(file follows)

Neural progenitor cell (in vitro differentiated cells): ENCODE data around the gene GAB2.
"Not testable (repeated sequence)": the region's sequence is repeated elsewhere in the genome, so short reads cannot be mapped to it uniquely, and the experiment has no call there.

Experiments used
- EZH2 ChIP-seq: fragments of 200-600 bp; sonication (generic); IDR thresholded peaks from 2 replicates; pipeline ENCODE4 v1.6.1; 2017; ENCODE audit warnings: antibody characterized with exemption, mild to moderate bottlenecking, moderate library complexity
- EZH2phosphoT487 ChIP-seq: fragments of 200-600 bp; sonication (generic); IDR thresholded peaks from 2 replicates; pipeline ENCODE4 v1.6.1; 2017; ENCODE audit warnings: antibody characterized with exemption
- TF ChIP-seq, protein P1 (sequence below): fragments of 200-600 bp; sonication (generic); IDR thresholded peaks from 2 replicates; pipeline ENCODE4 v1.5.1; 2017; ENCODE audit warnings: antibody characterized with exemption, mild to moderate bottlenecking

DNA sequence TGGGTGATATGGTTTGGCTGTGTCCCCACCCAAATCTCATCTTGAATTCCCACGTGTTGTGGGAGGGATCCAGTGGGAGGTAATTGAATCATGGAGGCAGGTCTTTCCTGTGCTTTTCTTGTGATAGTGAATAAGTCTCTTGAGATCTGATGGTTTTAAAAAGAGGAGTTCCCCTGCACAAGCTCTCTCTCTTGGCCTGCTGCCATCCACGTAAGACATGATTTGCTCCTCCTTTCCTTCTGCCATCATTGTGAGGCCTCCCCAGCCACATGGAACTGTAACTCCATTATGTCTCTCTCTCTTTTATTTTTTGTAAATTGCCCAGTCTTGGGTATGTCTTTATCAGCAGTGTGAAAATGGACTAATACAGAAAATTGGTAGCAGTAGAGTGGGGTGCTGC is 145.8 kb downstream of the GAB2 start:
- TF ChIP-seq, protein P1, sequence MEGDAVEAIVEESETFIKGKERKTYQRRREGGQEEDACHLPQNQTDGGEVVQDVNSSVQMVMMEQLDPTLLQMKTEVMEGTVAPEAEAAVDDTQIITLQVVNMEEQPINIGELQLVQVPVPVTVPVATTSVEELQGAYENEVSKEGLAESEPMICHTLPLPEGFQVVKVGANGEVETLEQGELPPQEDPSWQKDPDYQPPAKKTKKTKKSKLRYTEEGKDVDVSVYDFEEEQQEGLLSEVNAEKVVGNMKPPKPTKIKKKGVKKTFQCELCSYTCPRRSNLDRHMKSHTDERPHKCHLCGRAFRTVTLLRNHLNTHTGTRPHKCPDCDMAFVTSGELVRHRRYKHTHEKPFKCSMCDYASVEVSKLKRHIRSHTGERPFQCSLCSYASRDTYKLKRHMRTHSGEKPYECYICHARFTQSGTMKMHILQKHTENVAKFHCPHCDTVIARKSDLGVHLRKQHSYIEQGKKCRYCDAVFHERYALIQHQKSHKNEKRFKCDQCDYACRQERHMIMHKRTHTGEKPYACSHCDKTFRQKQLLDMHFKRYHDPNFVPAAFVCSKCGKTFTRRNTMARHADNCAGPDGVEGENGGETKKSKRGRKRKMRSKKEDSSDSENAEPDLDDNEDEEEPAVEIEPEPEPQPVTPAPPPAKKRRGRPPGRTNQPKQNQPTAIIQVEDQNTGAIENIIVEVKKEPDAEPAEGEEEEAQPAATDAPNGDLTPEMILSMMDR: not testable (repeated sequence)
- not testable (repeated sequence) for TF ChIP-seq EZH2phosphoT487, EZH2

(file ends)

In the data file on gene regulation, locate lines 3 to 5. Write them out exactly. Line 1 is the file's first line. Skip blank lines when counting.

Experiments used
- EZH2 ChIP-seq: fragments of 200-600 bp; sonication (generic); IDR thresholded peaks from 2 replicates; pipeline ENCODE4 v1.6.1; 2017; ENCODE audit warnings: antibody characterized with exemption, mild to moderate bottlenecking, moderate library complexity
- EZH2phosphoT487 ChIP-seq: fragments of 200-600 bp; sonication (generic); IDR thresholded peaks from 2 replicates; pipeline ENCODE4 v1.6.1; 2017; ENCODE audit warnings: antibody characterized with exemption